The cargo is produced by the 8 million residents of New York City and 14 sewage treatment plants, only eight of which can fully “dewater” sewage — the term for the end of the process of transforming human waste into clean water and bio-solids for beneficial use, such as rich soil for covering landfills. Alternate solutions for dewatering the rest are upgrading the other six plants or connecting them all with pipelines. But space and cost make those solutions unworkable. Expanding the acreage of existing facilities is not an option in densely populated New York City. Even if it were, the cost would overwhelm NYC DEP’s annual operating and capital budgets. The city’s solution has been sludge ships that Hanchrow describes as “a more cost-effective and flexible pipeline better capable of dealing with variability of flow.”

Hunts Point’s chief engineer, Scott Belfield, communicates with the bridge by phone from the engine room. 

A quick comparison of the profile of the new vessels with the older ones — Red Hook and North River — reveals some parameters that drove the design for the three newbuilds. Since these vessels now accomplish their mission entirely within the harbor, there’s no upswept oceangoing bow, as previous classes had. The first-generation ships, referred to as the Island class and commissioned during the administration of Fiorello La Guardia in the 1930s, took sewage treated with bacteria and chemicals and went offshore 12 miles to dump the cargo. Later, the U.S. Environmental Protection Agency (EPA) required vessels to travel more than 100 miles offshore to dump, a practice that continued until the Ocean Dumping Ban Act of 1988, which prohibited all ocean disposal after December 1991.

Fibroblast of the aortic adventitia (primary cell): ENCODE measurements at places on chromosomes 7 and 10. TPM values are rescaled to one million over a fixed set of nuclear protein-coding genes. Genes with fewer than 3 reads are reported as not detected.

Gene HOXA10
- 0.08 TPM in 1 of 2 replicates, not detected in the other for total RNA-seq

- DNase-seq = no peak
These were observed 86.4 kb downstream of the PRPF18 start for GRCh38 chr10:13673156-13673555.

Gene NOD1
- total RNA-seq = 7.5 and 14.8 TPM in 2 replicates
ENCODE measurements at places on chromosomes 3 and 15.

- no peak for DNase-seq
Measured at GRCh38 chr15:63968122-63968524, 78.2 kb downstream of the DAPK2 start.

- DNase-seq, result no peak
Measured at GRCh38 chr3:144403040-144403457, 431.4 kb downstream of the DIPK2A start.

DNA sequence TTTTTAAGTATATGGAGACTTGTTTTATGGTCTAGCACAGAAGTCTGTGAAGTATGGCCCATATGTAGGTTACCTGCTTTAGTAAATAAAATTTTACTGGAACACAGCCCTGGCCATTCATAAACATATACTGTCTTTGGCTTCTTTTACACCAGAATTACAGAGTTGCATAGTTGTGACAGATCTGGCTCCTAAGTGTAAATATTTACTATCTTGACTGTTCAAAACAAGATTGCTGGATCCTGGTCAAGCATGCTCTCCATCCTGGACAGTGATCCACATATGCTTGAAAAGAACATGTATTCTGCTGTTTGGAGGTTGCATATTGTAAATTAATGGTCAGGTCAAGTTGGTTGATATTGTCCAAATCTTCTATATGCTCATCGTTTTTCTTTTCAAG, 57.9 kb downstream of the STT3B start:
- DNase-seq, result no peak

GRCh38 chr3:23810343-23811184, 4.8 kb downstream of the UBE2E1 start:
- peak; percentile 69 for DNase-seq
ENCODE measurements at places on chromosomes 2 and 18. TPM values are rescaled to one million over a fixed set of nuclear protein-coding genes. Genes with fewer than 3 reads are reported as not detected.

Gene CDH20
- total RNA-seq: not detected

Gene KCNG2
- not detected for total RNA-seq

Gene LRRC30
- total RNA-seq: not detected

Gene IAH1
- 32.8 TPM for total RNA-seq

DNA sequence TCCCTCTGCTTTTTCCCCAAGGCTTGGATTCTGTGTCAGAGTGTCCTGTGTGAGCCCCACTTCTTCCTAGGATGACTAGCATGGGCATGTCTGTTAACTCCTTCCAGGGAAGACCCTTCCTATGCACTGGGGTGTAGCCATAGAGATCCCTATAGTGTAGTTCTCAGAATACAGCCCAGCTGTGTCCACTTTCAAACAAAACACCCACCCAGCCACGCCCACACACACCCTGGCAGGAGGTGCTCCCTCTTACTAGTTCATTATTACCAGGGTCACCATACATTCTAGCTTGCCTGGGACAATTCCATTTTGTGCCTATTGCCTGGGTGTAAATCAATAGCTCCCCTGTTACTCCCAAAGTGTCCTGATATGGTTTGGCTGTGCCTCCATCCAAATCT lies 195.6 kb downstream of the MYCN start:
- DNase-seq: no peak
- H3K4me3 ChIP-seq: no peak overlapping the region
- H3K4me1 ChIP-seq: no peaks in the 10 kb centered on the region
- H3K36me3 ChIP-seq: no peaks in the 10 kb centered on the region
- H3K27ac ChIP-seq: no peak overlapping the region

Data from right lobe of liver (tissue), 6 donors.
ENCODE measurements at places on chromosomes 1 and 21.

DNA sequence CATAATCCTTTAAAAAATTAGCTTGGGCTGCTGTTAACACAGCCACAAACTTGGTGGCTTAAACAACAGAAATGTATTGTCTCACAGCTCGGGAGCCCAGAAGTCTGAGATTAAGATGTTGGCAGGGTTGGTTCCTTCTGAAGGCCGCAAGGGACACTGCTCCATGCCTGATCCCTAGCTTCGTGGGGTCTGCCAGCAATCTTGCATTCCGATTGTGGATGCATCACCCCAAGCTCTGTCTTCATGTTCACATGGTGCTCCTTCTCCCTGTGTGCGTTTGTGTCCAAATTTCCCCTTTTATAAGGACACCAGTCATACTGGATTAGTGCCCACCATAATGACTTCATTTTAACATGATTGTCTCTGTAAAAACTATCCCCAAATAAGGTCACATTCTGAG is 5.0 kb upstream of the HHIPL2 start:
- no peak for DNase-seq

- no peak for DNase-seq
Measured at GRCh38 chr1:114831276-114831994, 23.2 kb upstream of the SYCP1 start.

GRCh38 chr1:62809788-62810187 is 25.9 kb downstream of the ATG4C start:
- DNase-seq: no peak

Other parameters driving the design relate to the waters navigated and the economy of operation: The newbuilds had to have an air draft of less than 45 feet to enable passage under a bridge over Newtown Creek, a maximum 14-foot deep draft, and 140,000-cubic-foot maximum sludge capacity. This means the new vessels are shorter and shallower and yet have greater cargo capacity than any previous vessels, including the 350-by-53-foot length and beam, 21-foot draft Red Hook, which entered service in 2008.